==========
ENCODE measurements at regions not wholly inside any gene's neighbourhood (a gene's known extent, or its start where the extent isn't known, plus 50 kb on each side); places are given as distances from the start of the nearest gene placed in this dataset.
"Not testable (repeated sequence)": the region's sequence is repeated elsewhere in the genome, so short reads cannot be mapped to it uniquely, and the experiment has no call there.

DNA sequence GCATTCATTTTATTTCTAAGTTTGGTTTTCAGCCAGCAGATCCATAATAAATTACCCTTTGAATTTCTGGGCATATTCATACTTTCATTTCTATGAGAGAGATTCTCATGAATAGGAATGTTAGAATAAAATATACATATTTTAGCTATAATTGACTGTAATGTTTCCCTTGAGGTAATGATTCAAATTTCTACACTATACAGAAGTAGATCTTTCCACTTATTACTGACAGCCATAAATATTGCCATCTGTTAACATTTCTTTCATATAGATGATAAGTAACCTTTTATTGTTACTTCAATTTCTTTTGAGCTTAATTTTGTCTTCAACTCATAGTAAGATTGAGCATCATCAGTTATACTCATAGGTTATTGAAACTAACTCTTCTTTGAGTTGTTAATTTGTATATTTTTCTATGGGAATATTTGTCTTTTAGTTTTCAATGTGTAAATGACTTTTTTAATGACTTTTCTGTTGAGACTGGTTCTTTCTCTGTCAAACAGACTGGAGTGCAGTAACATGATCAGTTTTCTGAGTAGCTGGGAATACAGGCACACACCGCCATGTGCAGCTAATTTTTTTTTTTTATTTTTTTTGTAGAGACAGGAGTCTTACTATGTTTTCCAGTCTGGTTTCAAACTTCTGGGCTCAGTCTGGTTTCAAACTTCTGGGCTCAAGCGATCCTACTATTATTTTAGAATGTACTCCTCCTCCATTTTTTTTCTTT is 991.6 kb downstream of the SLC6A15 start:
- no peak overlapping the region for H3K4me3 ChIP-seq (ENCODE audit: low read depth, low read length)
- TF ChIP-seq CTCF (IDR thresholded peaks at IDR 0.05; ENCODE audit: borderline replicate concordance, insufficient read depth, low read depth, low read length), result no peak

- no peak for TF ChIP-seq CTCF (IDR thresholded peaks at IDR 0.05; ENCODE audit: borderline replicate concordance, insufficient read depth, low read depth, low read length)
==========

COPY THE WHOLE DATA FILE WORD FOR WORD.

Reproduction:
ENCODE measurements at regions not wholly inside any gene's neighbourhood (a gene's known extent, or its start where the extent isn't known, plus 50 kb on each side); places are given as distances from the start of the nearest gene placed in this dataset.
"Not testable (repeated sequence)": the region's sequence is repeated elsewhere in the genome, so short reads cannot be mapped to it uniquely, and the experiment has no call there.

DNA sequence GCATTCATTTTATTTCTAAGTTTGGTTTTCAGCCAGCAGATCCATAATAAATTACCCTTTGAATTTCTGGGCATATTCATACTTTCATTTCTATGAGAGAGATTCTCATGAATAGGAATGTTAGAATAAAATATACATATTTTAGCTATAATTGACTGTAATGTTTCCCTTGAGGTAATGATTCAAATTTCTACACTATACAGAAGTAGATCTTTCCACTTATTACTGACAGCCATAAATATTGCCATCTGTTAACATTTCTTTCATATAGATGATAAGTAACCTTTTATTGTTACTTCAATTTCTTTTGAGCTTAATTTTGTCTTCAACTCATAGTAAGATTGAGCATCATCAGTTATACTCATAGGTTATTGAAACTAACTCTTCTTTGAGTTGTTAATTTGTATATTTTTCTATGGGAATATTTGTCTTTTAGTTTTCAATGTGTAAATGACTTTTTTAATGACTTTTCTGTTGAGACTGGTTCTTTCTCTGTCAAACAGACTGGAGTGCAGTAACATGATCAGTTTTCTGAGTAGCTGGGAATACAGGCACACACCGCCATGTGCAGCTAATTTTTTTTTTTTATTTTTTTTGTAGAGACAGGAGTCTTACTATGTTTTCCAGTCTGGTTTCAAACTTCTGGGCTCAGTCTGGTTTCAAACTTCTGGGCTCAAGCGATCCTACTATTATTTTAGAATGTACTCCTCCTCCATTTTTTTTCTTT is 991.6 kb downstream of the SLC6A15 start:
- no peak overlapping the region for H3K4me3 ChIP-seq (ENCODE audit: low read depth, low read length)
- TF ChIP-seq CTCF (IDR thresholded peaks at IDR 0.05; ENCODE audit: borderline replicate concordance, insufficient read depth, low read depth, low read length), result no peak

- no peak for TF ChIP-seq CTCF (IDR thresholded peaks at IDR 0.05; ENCODE audit: borderline replicate concordance, insufficient read depth, low read depth, low read length)